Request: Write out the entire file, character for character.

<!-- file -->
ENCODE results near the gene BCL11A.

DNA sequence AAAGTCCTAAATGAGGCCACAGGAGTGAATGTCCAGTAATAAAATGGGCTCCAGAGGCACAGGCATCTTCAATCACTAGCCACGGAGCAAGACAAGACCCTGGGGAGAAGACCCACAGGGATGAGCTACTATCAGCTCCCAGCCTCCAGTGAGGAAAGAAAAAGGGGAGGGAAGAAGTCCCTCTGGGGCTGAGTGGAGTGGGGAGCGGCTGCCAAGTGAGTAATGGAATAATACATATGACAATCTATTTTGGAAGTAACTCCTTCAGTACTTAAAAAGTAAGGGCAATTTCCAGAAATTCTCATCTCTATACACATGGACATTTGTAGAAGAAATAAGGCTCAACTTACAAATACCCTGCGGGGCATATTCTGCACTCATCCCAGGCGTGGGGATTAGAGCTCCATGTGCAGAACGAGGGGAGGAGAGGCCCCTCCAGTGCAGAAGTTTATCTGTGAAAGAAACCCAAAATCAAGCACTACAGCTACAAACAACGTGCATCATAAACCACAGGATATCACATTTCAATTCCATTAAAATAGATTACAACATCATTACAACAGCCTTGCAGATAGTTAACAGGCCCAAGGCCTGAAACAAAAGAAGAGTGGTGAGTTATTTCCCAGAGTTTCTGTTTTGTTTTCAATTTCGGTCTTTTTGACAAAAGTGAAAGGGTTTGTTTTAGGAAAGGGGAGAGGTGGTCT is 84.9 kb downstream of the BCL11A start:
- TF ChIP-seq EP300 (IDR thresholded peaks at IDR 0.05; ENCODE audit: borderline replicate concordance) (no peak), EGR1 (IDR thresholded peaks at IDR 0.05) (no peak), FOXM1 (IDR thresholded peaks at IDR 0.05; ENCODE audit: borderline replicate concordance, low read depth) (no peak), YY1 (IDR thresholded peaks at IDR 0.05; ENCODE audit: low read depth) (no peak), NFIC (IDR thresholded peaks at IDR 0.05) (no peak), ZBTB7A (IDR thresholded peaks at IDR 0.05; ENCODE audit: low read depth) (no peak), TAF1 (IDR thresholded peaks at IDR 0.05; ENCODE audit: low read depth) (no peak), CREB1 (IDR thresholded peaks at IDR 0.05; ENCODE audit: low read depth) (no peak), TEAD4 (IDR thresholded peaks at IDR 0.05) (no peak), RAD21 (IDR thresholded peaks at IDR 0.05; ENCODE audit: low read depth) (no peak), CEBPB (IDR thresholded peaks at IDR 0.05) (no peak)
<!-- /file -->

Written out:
ENCODE results near the gene BCL11A.

DNA sequence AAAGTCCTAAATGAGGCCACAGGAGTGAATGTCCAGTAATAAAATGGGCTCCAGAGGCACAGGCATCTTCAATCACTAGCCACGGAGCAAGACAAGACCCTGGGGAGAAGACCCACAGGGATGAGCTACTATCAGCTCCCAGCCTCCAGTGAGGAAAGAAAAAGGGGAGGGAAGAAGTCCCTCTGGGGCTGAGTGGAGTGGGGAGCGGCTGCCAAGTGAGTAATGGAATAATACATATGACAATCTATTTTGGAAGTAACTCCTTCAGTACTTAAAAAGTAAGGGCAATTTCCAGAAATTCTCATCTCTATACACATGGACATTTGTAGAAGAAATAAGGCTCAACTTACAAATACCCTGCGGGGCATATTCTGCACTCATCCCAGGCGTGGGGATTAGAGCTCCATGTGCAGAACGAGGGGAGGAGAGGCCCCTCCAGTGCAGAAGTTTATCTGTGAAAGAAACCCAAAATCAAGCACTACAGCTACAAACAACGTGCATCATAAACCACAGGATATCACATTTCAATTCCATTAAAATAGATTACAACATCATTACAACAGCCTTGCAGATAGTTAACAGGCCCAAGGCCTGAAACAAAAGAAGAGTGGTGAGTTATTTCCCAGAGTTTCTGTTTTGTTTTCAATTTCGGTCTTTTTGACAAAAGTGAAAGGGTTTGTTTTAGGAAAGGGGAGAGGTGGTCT is 84.9 kb downstream of the BCL11A start:
- TF ChIP-seq EP300 (IDR thresholded peaks at IDR 0.05; ENCODE audit: borderline replicate concordance) (no peak), EGR1 (IDR thresholded peaks at IDR 0.05) (no peak), FOXM1 (IDR thresholded peaks at IDR 0.05; ENCODE audit: borderline replicate concordance, low read depth) (no peak), YY1 (IDR thresholded peaks at IDR 0.05; ENCODE audit: low read depth) (no peak), NFIC (IDR thresholded peaks at IDR 0.05) (no peak), ZBTB7A (IDR thresholded peaks at IDR 0.05; ENCODE audit: low read depth) (no peak), TAF1 (IDR thresholded peaks at IDR 0.05; ENCODE audit: low read depth) (no peak), CREB1 (IDR thresholded peaks at IDR 0.05; ENCODE audit: low read depth) (no peak), TEAD4 (IDR thresholded peaks at IDR 0.05) (no peak), RAD21 (IDR thresholded peaks at IDR 0.05; ENCODE audit: low read depth) (no peak), CEBPB (IDR thresholded peaks at IDR 0.05) (no peak)